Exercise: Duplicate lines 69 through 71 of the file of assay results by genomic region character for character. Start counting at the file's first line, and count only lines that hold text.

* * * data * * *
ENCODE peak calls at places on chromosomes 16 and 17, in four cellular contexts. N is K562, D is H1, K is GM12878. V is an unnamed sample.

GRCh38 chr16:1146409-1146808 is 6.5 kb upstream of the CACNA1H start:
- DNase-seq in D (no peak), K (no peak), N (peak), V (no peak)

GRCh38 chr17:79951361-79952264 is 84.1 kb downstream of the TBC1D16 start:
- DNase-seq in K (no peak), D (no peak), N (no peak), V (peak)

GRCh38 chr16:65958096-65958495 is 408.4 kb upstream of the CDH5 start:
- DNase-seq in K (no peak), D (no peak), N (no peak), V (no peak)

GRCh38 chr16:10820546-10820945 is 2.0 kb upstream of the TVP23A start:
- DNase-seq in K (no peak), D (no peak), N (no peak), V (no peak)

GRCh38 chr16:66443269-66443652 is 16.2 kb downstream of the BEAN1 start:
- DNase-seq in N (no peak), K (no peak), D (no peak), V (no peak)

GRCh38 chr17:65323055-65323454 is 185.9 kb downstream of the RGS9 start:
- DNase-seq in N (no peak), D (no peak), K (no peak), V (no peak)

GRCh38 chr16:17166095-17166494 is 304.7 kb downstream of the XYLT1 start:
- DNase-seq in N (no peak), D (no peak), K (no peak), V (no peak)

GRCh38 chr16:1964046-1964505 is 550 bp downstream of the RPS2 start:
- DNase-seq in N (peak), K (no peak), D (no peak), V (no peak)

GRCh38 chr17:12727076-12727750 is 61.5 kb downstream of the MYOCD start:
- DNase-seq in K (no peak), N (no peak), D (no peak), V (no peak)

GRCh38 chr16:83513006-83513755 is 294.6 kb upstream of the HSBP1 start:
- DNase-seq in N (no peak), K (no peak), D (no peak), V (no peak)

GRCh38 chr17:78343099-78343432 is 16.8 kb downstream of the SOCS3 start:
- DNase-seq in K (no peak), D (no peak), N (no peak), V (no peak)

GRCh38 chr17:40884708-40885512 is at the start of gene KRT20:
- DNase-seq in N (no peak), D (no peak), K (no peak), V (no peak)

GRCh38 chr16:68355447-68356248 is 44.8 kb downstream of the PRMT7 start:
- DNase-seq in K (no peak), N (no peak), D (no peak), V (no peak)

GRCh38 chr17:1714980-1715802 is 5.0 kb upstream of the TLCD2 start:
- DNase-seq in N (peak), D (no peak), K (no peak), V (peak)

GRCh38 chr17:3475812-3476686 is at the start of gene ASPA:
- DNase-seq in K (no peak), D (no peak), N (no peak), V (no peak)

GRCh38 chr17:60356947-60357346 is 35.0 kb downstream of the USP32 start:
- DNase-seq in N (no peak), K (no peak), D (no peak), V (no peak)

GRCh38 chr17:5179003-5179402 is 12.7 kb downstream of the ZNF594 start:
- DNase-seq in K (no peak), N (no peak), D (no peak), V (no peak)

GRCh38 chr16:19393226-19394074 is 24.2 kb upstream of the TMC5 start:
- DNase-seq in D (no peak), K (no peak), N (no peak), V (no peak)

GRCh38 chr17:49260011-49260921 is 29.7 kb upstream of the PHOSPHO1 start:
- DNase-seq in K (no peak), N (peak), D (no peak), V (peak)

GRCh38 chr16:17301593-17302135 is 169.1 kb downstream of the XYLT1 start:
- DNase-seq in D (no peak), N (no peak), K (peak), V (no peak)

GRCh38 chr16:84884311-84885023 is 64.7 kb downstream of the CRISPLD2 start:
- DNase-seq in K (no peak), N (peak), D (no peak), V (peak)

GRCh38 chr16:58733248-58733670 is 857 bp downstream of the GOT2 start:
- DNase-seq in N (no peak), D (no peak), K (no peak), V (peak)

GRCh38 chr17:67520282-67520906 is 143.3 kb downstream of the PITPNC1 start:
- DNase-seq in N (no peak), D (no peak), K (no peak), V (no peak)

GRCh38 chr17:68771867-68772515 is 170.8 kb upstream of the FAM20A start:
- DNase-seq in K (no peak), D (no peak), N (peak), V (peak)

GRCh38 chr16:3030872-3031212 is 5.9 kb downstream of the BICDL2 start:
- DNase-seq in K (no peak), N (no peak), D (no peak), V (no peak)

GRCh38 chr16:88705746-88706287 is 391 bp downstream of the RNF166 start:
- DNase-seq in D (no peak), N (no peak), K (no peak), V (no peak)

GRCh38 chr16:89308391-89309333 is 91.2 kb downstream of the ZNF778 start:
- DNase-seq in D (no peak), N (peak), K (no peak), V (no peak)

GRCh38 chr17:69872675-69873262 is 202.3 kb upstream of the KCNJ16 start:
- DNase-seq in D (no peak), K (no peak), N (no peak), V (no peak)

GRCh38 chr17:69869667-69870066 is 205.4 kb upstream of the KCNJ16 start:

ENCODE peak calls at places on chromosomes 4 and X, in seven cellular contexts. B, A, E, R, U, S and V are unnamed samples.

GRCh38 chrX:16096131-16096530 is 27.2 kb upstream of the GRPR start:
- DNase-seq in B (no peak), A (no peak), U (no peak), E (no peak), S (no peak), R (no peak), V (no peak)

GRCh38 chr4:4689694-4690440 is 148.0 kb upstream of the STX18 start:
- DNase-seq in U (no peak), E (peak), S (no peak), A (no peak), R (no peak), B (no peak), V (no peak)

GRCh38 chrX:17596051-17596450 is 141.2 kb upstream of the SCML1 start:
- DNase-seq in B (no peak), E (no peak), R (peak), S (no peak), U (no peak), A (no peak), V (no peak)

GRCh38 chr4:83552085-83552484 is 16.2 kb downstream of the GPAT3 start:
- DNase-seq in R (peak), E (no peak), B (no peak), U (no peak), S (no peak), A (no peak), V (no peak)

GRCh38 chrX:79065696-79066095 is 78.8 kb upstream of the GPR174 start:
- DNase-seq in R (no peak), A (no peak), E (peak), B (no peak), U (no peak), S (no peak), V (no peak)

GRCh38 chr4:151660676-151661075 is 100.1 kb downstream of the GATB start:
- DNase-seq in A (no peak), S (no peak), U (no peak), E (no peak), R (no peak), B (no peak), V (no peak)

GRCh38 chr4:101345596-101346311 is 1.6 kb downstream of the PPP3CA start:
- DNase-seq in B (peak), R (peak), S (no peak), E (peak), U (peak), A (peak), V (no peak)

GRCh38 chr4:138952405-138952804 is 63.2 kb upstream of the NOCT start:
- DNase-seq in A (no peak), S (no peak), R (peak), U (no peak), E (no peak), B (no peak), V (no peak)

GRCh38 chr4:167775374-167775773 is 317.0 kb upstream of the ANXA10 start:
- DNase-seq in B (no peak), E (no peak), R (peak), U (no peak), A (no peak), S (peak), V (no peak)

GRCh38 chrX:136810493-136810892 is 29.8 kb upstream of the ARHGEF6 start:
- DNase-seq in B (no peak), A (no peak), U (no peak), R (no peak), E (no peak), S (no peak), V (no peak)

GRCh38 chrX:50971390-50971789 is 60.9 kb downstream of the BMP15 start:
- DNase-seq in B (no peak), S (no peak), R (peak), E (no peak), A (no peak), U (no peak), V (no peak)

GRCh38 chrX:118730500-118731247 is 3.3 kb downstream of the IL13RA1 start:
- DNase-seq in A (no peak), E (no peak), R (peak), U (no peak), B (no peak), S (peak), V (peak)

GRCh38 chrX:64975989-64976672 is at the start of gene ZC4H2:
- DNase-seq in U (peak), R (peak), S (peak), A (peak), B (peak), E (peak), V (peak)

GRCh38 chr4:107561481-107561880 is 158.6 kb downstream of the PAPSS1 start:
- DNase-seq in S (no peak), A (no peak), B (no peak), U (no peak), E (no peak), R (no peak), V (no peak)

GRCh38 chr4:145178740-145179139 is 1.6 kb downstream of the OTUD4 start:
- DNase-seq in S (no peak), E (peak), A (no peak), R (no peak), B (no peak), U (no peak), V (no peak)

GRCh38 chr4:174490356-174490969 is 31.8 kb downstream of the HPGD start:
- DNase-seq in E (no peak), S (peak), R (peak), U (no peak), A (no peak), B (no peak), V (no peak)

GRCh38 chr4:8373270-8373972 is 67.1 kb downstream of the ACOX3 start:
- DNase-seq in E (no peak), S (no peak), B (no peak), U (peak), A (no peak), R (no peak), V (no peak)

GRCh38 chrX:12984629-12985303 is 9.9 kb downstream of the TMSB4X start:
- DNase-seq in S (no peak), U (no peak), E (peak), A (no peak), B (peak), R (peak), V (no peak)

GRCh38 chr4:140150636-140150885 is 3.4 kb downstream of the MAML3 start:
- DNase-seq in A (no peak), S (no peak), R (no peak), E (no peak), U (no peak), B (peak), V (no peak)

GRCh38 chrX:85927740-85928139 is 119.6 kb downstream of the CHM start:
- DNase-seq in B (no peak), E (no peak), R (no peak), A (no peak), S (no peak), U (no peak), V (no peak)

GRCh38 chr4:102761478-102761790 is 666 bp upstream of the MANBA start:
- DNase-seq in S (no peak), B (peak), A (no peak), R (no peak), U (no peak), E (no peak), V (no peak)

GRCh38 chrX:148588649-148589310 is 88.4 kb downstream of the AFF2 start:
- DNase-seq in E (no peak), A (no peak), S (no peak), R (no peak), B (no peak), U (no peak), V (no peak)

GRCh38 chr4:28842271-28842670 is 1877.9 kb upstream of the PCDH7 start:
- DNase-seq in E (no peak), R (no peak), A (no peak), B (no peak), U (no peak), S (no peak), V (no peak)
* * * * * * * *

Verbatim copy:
- DNase-seq in R (no peak), A (no peak), E (peak), B (no peak), U (no peak), S (no peak), V (no peak)

GRCh38 chr4:151660676-151661075 is 100.1 kb downstream of the GATB start:
- DNase-seq in A (no peak), S (no peak), U (no peak), E (no peak), R (no peak), B (no peak), V (no peak)